Thursday, July 12, 2012

Dark Skies Wednesday night.

Eta Ursae Majoris (η UMa, η Ursae Majoris) is a star in the constellation Ursa Major. It has the traditional names Alkaid (or Elkeid) and Benetnash (Benetnasch). Alkaid is the most eastern (leftmost) star in the Big Dipper (Plough) asterism. However, unlike most stars of the Big Dipper, it is not a member of the Ursa Major moving group. With an apparent visual magnitude of +1.84,[2] it is the third brightest star in the constellation and one of the brightest stars in the night sky.

From My own backyard. Attached to my Orion 120. Shot at F2.8 a 1.9 Second exposure at iso3200

The Cats Eye Nebula

The Cat's Eye Nebula (NGC 6543, Caldwell 6) is a planetary nebula in the constellation of Draco. Structurally, it is one of the most complex nebulae known, with high-resolution Hubble Space Telescope observations revealing remarkable structures such as knots, jets, bubbles and sinewy arc-like features. In the center of the Cat's Eye there is a bright and hot star; around 1000 years ago this star lost its outer envelope, producing the nebula.
It was discovered by William Herschel on February 15, 1786, and was the first planetary nebula whose spectrum was investigated by the English amateur astronomer William Huggins in 1864. The results of the latter investigation demonstrated for the first time that planetary nebulae consist of hot gases, but not stars. Currently the nebula has been observed across the fullelectromagnetic spectrum, from far-infrared to X-rays.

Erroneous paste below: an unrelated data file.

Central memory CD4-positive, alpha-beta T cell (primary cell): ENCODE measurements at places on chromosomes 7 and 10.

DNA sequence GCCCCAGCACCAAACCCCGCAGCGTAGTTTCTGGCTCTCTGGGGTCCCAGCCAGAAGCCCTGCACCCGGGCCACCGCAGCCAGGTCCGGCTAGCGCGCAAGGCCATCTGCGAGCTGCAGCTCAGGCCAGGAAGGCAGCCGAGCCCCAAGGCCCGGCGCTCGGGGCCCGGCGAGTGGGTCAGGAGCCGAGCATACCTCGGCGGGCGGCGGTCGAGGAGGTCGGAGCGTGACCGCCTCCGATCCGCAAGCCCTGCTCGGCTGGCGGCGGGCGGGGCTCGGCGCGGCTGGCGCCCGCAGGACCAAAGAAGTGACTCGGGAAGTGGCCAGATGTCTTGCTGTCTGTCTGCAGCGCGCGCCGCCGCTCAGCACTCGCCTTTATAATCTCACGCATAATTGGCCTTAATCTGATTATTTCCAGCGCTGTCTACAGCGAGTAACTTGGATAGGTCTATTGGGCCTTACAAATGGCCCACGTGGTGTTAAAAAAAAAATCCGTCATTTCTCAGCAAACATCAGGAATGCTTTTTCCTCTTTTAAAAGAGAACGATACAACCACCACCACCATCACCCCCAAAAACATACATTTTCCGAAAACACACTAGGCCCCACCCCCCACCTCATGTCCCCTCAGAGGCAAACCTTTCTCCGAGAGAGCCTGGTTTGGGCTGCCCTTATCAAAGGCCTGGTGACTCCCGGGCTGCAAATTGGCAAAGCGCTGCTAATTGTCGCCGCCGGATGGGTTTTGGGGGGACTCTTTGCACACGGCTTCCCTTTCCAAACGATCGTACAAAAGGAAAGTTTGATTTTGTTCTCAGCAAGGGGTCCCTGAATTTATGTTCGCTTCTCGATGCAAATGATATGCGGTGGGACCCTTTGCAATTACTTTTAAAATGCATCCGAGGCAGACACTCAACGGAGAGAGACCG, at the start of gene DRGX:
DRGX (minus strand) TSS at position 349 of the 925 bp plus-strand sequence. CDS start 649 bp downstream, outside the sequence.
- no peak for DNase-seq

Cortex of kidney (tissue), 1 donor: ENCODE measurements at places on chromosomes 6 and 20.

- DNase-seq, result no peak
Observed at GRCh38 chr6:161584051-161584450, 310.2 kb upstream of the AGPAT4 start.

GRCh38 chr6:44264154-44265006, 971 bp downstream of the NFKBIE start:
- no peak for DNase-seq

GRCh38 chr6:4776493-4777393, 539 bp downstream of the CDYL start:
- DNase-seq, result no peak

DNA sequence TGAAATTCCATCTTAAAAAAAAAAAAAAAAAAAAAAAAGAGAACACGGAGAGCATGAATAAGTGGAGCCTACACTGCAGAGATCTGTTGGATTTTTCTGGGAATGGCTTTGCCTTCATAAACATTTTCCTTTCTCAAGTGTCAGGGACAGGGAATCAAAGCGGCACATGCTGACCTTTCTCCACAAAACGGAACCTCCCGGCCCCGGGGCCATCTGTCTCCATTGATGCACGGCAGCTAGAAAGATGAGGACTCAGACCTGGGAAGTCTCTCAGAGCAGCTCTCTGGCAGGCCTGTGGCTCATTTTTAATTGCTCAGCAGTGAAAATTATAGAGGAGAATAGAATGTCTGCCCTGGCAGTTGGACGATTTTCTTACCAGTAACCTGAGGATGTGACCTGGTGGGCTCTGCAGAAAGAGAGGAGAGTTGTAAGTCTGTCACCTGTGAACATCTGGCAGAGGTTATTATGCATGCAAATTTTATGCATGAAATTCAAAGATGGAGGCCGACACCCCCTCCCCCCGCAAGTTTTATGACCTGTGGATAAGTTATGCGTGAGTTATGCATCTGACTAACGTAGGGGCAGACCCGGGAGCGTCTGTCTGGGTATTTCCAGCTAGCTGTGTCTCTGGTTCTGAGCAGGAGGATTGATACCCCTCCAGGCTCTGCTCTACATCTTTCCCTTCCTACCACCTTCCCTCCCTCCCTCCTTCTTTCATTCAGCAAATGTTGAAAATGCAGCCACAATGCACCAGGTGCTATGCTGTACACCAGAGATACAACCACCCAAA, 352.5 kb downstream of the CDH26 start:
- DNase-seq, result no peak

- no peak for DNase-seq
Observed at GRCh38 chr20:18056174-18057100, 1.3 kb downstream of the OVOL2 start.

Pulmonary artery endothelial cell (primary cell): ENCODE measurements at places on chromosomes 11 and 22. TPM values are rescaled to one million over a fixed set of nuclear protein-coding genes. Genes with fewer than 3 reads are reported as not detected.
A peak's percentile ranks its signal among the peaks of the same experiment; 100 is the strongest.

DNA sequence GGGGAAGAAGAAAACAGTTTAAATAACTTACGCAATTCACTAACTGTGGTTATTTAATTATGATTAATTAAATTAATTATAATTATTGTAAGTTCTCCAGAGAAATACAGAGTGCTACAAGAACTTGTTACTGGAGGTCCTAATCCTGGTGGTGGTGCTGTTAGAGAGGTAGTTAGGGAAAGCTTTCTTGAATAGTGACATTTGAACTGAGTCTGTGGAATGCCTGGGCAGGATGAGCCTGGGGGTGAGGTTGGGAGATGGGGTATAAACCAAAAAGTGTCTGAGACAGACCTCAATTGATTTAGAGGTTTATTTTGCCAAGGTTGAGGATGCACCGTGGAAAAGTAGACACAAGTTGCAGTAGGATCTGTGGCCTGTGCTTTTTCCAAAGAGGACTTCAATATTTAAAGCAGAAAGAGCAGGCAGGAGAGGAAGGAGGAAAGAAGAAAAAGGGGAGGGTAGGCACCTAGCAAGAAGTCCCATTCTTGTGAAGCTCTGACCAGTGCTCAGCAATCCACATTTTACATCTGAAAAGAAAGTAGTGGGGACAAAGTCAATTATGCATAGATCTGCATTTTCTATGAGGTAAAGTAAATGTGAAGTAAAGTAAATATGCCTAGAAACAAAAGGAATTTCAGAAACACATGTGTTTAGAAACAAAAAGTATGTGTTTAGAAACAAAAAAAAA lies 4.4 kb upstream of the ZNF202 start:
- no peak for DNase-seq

Modern studies reveal several mysteries. The intricacy of the structure may be caused in part by material ejected from a binary central star, but as yet, there is no direct evidence that the central star has a companion. Also, measurements of chemical abundances reveal a large discrepancy between measurements done by two different methods, the cause of which is uncertain. Hubble Telescope observations revealed a number of faint rings around the Eye, which are spherical shells ejected by the central star in the distant past. The exact mechanism of those ejections, however, is unclear

                                                                 The Cats Eye Nebula     F2.8    4 second exposure at ISO3200

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